We conclude our annual Christian Voices programme with Dr Casey Strine.
Casey is a member of the History department at Sheffield University, where he is a Chancellor’s Fellow and a lecturer in the history of the ancient near East. Casey was born in the USA and spent five years working in management consultancy and IT project management before studying divinity. To get to know more about him we asked him a few questions.
Q: Hello Casey, what have you been doing over the last 6 months?
A: I’ve been doing a lot of writing about migration and the Bible in both the ancient world and the contemporary world. Most recently, I’ve written pieces for the Christians in Parliament APPG, the Huffington Post, and Real Clear Religion on what the Bible says about migration.
Personally, my wife and I welcomed our second son at the end of October 2016. Charlie and his older brother Jack (7) happily consume pretty much any of my time I’m not working.
Q: What difference has Christian faith made in your life?
A: My faith is the most important part of my life, guiding everything I do personally and professionally. One of my aims as an academic is to demonstrate both the benefits of having a faith that is fully engaged with the critical challenges of other ways of thinking and also the way it shapes one’s engagement with the pressing social issues of our day.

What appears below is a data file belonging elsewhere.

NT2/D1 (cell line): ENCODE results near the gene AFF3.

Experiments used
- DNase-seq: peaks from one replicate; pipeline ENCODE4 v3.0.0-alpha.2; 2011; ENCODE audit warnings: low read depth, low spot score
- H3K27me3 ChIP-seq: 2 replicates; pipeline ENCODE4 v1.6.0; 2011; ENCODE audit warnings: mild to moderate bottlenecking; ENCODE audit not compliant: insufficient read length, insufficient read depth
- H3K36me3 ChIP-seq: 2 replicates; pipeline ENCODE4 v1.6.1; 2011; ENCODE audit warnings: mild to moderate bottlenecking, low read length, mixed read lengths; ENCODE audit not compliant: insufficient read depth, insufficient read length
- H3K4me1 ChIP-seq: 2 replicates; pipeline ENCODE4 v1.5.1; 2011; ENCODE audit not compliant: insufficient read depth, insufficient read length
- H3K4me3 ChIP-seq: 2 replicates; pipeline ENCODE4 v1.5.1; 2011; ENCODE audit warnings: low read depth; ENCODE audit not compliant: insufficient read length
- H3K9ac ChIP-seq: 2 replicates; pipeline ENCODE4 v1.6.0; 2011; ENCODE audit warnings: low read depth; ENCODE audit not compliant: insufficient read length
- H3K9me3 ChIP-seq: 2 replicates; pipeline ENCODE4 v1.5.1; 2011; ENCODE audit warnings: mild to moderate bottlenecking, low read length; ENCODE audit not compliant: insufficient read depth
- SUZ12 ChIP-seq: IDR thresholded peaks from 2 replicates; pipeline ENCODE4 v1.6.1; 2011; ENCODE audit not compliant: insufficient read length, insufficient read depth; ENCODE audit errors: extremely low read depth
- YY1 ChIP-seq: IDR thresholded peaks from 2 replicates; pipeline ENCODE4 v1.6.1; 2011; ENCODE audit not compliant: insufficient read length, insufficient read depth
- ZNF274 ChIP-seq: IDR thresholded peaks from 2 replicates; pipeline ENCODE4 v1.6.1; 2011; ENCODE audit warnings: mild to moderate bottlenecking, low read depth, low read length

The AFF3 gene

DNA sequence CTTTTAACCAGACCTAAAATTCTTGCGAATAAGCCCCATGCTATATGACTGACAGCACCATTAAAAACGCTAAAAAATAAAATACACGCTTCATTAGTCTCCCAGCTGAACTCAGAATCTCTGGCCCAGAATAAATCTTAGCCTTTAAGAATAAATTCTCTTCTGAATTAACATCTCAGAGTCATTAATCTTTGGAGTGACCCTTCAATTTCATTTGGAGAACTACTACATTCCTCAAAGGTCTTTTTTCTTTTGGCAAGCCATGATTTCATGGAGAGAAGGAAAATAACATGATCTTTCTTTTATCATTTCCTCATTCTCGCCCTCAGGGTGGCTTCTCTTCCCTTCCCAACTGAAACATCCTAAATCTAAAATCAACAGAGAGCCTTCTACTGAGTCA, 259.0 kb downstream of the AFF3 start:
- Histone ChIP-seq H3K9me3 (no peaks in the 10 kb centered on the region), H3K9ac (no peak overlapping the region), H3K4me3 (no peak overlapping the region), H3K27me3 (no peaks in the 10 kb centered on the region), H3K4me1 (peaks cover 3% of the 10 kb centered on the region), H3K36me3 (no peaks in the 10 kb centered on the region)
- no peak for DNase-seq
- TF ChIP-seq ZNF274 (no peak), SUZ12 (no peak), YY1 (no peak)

Q: If you could go for dinner with one famous person dead or alive today, who would it be and why?
A: Right now it would be Karl Marx. I think that Marx’s analysis of the problems existing in the relationship between the people who control financial resources and the people who work for them captures a critical issue generating so many problems in our world today. I doubt I’m sure I would disagree with Marx on loads of things, but I’d love to learn more about how he approached these issues.
Q: What was the first thing that made you passionate about your topic?
A: As a migrant myself, I suppose it is no surprise that I noticed how frequently migration features in the biblical texts. The more I recognized how much my experience of migration shaped my understanding of the world, the more convinced I became that scholars needed to appreciate how important this issue must have been in shaping the texts we have preserved in the Bible.
Q: In ten words or less, what can people expect from your talk?
A: A different view of the Bible: It is a collection of texts written by involuntary migrants to other involuntary migrants, often about the issue of involuntary migration.
You can hear Casey speak on the subject of: Migration: A pressing theological and ethical issue at 7:30pm on Wednesday 29 March at Ecclesall All Saints’ Church.